Understanding the Consequences of the COVID19 Lockdown for Older PeopleA LARGE SCALE SURVEY OF ELDERLY FOLKS WILL EXPLORE THE REAL EFFECTS OF THE LOCKDOWN IN ORDER TO PREPARE FOR SIMILAR EVENTS IN THE FUTURE
COVID-19 puts older people in harm’s way, not just from the virus itself, but also from severe ‘lockdown’ measures to curb the epidemic. There are widespread concerns that older persons with diabetes and cancer were unable to attain medical care they needed. Others report social isolation from confinement, triggering depressions and suicides. But just how severe were these consequences for older persons?
A new epidemiological study will attempt to quantify the real health impacts of Italy’s COVID-19 lockdown measures on older people. It will collect new data from Italy’s Lombardy region, one of the first – and worst – hit regions in Europe, accounting for >50% of all COVID-19 deaths in Italy.
“Healthy ageing in the wake of COVID-19 pandemic: impact evaluation of COVID-19 containment measures on physical, mental and social wellbeing of elder and fragile and populations” is being led by Gianluca Serafini, Associate Professor at the University of Genoa, Italy working with a team of 11 academics and doctors in Italy including Bocconi University’s David Stuckler, Full Professor of Policy Analysis and Public Management at the Department of Social and Political Sciences and Simone Ghislandi, Associate Professor at the Department of Social and Political Sciences.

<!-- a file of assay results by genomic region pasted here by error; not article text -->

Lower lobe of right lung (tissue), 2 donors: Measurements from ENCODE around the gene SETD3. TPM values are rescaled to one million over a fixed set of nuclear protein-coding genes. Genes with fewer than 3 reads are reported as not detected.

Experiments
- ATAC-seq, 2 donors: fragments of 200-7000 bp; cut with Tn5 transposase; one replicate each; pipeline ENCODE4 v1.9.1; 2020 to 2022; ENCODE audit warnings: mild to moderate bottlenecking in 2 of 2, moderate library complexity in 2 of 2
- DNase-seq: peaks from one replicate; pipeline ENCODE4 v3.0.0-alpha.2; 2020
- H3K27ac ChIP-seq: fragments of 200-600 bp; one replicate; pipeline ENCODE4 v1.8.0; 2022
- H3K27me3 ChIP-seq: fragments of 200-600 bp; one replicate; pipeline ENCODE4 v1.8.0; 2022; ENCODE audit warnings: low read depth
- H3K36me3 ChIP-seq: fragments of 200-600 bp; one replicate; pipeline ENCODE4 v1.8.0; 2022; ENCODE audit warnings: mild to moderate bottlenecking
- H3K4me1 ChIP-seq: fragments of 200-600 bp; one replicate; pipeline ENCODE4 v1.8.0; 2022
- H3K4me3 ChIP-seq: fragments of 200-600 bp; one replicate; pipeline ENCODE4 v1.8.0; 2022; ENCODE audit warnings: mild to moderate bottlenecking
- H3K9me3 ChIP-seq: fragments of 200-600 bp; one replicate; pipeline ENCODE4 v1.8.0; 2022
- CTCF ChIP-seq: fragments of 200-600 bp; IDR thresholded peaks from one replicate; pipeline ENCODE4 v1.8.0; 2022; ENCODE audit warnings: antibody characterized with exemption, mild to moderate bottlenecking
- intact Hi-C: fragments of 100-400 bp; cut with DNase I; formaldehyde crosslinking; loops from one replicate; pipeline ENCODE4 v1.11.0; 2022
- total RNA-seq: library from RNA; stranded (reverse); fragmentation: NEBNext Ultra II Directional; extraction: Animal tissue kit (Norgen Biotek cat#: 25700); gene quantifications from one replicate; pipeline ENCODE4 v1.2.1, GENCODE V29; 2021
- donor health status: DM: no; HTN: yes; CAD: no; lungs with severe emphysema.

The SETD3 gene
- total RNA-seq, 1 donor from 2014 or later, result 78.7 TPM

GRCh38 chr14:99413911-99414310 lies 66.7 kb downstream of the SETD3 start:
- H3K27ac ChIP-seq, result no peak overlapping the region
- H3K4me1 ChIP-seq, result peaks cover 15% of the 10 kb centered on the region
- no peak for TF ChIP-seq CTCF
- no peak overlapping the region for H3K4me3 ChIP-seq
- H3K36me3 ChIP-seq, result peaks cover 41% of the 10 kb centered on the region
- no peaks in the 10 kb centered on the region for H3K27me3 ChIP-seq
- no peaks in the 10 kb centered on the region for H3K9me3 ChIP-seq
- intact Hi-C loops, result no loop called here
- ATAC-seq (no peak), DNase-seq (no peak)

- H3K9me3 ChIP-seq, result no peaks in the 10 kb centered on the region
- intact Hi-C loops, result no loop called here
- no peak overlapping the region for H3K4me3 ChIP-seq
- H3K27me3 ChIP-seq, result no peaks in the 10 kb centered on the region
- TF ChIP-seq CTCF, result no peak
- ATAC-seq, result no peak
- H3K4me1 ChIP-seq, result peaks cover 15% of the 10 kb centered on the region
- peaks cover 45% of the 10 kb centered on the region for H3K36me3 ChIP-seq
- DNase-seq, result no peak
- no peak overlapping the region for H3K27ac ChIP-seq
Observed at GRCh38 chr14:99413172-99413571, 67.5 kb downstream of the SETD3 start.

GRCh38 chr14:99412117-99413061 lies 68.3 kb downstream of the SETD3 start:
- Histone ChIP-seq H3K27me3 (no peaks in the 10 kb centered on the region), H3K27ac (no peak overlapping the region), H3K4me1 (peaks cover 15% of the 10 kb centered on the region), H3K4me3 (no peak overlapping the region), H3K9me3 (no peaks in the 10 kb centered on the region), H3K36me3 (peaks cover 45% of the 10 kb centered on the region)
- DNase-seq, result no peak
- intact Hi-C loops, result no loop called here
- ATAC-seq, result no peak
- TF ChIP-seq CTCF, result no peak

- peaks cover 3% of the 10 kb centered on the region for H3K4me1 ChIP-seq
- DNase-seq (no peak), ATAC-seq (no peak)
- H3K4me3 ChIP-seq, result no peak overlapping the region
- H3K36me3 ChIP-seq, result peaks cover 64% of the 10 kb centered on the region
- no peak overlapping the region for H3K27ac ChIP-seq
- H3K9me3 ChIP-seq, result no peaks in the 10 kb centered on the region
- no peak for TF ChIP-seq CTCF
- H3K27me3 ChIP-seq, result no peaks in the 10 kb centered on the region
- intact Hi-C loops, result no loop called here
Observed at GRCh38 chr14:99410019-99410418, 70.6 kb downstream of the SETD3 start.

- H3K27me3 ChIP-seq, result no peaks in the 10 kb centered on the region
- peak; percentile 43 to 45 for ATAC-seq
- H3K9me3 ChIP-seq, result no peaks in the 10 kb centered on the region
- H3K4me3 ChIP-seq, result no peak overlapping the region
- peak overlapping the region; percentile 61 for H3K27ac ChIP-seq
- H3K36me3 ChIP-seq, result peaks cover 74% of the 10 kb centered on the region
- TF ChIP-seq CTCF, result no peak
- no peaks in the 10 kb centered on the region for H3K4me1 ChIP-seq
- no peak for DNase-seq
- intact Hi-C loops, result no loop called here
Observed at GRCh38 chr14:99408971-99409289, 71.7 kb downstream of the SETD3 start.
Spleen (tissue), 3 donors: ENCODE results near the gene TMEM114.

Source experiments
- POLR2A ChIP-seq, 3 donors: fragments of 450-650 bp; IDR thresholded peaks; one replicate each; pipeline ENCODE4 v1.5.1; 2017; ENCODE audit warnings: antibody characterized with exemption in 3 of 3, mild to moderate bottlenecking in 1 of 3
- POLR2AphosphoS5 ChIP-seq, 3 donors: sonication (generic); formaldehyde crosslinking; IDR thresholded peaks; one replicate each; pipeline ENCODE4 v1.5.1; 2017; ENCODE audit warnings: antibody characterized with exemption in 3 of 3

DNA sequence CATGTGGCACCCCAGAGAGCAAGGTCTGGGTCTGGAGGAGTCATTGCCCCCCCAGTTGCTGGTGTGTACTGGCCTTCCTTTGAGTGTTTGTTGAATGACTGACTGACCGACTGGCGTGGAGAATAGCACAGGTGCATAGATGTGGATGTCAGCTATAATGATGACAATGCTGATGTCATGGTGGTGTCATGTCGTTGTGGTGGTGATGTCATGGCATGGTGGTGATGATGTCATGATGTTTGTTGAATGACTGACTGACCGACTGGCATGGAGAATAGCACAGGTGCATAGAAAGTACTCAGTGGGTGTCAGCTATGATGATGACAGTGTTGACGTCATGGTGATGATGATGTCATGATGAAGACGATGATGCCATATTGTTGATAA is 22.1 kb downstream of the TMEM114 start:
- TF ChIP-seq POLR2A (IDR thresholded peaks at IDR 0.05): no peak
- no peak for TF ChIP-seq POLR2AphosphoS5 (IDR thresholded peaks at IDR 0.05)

“How to protect the weak during epidemics is one of Europe’s biggest challenges. Lockdown was a necessary evil. To better prepare for the future, we must urgently understand the full consequences these policies, for better and for worse,” said Professor Stuckler.
The study will generate evidence-based recommendations for how to mitigate potential harms to older persons while ‘shielding’ them from COVID. To do so the study will look in-depth at the effects of the pandemic and related public health measures on mental health, behaviors and lifestyles on the elderly and chronic patients.
The team will create a large cross-sectional survey on the population aged 65 or over in the Lombardy Italian region and carry out an estimated 3,000 phone interviews over a period of three months, supported by DOXA, a partner in Italy of the Worldwide Independent Network and the Gallup International Association, one of the most important Italian market and social research institutes. It will also have access to administrative data from the Lombardy Regional Health Service.
The questionnaire will include detailed sections on nutrition, dietary habits, smoking habit, alcohol consumption, and physical activity to try to understand the impact of the COVID-19 emergency on all these habits.
The elderly and chronically ill patients may benefit from such protective actions like regular telephonic counselling sessions, contact with family, appropriate and updated information, caring for the general medical and psychological needs.
“We are really convinced that the appropriate management of the elderly and chronic patients represents a major challenge in the actual period of COVID-19 outbreak and social crisis,” said Professor Ghislandi.
Bocconi is also participating in a second and overlapping study led by Silvano Gallus at Milan’s Istituto di Ricerche Farmacologiche Mario Negri IRCCS, using the same sample population and questions. This second study attempts to quantify the impact of COVID-19 on the care of patients with chronic pre-existing conditions, in order gauge the effect on regional health spending.
by Jennifer Clark